If your marriage is at all like mine, then you know what I mean when I say that relationships can fall into patterns. You say one thing and your spouse hears another; you think you’re disagreeing humbly, but they are getting offended by your arrogance; you didn’t mean to invalidate your spouse’s feelings, but they are genuinely hurt by your inclination to trivialize their point of view. And if your marriage is at all like mine, then you know what it feels like to have the same conversations over and over in an attempt to fix these patterns. However, since these conversations seemingly yield no results, they are simply repeated, and now the conversations themselves are just another unhealthy pattern. These patterns are abundantly common, and they can quickly take the brilliance away from a marriage. I am not ok with these patterns. I don’t see these patterns as major problems now, but if they aren’t addressed, then I see them becoming gateways to major problems in the future.

After pondering this for a while, I tried to come up with a solution. In the end, I decided to suggest marriage counseling. I know the stigma behind counseling: couples go to counseling because they are having major problems; couples go to counseling because it’s their last hope; couples go to counseling because they scream and yell. I don’t buy it. While some of these may be true for some couples, they simply don’t apply to my marriage. So why do I want marriage counseling? I want marriage counseling because I see it as a buffing wheel that can bring some brilliance back to my marriage. I want marriage counseling because I don’t know how to fix everything. I want marriage counseling because I need someone who knows more about marriage than me to say, “Thedude, did you ever think about it from this angle?” I can’t stress enough that my wife and I have a pretty great marriage: we laugh, we get along, and we’re still in love with each other. But we have some patterns of communication that are simply unhealthy, and I’m not ok with allowing those patterns to become norms.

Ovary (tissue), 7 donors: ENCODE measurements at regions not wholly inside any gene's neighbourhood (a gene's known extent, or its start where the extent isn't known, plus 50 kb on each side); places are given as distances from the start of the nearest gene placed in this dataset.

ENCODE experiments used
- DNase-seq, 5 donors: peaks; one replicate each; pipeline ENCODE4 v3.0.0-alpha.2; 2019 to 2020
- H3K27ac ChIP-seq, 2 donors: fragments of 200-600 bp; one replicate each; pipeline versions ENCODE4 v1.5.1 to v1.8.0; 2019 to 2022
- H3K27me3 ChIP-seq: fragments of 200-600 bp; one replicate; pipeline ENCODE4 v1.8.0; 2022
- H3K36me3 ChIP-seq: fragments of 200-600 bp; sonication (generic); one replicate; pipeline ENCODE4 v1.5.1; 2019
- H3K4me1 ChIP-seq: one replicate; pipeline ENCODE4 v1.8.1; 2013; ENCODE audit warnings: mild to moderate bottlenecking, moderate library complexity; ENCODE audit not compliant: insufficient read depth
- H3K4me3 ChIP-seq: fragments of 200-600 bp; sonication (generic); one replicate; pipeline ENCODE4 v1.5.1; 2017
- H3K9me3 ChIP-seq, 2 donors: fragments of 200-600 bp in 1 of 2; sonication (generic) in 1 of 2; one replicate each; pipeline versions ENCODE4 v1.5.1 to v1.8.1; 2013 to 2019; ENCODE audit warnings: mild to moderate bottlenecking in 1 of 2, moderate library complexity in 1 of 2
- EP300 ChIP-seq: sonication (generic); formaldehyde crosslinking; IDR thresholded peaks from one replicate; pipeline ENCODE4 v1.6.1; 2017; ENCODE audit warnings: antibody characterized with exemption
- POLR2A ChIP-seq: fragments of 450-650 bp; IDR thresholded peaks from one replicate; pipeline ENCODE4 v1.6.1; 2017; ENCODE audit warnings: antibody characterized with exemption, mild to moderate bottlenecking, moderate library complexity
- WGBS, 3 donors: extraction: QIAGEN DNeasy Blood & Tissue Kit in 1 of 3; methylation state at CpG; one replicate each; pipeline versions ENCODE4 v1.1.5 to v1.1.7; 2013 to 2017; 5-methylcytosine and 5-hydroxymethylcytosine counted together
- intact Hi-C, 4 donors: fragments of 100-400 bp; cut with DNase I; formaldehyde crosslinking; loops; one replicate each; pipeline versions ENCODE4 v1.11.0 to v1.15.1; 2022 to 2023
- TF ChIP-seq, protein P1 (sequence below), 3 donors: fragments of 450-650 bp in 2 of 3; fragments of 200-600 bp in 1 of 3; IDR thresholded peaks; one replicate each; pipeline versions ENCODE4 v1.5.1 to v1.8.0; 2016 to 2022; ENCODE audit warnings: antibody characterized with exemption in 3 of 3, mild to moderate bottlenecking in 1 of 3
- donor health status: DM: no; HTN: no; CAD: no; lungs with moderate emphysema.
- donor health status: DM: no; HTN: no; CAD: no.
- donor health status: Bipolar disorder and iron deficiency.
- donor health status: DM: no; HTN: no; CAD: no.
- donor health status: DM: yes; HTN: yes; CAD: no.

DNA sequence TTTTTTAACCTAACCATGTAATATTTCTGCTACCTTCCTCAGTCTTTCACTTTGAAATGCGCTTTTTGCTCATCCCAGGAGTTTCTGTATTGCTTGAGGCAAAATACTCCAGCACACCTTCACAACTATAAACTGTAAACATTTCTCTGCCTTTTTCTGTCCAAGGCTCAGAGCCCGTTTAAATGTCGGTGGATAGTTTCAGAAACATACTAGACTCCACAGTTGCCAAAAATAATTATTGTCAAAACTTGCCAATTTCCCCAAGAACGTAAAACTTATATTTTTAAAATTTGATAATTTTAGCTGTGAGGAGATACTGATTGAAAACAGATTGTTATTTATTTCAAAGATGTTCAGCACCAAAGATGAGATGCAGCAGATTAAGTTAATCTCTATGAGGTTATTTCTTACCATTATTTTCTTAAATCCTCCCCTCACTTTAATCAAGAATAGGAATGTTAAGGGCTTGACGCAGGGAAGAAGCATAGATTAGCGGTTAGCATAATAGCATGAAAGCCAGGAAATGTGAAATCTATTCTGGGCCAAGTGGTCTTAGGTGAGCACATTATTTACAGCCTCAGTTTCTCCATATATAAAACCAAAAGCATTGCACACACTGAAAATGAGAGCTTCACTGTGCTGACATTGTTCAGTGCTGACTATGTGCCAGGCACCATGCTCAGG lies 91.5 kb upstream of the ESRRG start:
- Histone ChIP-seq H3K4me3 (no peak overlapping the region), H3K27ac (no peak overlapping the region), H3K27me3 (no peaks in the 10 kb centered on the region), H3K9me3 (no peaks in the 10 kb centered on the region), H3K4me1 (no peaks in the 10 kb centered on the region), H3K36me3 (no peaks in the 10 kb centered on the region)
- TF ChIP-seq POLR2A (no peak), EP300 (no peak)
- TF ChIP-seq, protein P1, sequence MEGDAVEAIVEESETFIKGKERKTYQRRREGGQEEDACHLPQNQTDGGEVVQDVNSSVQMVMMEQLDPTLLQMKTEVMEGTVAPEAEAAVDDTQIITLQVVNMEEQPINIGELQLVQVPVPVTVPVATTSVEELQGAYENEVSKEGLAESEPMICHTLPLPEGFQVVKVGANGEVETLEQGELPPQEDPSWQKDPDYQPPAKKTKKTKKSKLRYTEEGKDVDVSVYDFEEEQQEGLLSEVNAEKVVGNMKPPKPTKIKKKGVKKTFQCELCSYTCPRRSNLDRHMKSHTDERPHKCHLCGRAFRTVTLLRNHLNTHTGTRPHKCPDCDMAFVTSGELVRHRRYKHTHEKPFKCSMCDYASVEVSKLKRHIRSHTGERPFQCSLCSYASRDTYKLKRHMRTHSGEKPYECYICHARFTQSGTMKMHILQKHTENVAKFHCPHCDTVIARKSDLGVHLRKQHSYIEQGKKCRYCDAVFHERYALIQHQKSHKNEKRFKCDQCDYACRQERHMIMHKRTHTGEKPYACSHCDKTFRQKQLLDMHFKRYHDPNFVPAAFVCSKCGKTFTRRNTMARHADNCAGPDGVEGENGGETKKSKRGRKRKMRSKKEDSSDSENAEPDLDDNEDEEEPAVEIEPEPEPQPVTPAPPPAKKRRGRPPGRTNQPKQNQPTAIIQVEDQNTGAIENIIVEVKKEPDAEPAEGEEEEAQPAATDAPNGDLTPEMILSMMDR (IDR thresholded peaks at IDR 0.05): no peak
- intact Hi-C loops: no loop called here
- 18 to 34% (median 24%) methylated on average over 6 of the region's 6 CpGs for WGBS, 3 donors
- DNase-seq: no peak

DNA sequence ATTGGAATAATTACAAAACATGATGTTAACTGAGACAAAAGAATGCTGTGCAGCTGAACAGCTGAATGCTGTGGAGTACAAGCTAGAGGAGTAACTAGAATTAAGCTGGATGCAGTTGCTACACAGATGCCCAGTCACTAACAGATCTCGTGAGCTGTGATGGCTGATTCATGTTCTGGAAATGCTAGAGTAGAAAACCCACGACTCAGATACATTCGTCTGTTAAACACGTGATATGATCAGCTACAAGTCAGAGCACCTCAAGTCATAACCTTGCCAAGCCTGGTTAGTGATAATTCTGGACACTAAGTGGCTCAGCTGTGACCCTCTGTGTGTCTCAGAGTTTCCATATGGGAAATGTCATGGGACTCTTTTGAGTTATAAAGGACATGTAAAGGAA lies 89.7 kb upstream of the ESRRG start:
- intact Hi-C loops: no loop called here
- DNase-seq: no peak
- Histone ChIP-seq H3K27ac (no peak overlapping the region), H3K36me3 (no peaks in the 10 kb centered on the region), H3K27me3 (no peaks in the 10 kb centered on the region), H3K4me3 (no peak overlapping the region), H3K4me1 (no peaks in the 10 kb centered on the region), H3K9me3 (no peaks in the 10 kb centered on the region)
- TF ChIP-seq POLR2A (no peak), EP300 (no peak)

When I suggested counseling to my wife, she was hesitant at first because counseling is a time commitment, and we’re busy people (what couple isn’t busy these days?). But my feeling is simple: what’s more important than having a healthy marriage? I told my wife that I wouldn’t try to convince her, but that I wanted her to think about it. Within a few hours, she approached me and said she was excited to dive deeper into our marriage. I’ll tell you a secret: that was sexy. There is nothing more attractive to a man than to hear his wife say that she wants to make their marriage better. We got referred to a licensed counselor through our church, and we start in a few weeks.

I can probably guess what some of you are thinking right now: “Well that’s good for thedude and his wife, but me and my spouse would never need counseling – we can fix our own problems.” Hey, maybe you’re right. Maybe you and your spouse have been having the same arguments over and over, but you’ll quit when you’re good and ready. It is certainly not for me to say that counseling is always the answer. I am sure that not everyone needs counseling, but I think it would be hard to find a marriage that couldn’t benefit from it.

I know this won’t be all kittens and rainbows. It’s probably going to get a little uncomfortable and pretty heated, but we will hold on tight. And what I have to keep telling myself is that the counseling is only step one – I’ll call that the buffing step; actually using the counseling and making positive changes is step two – I’ll call that the polishing step. In the end, I know that my marriage is going to be brilliant again. And I can’t wait.

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Real Men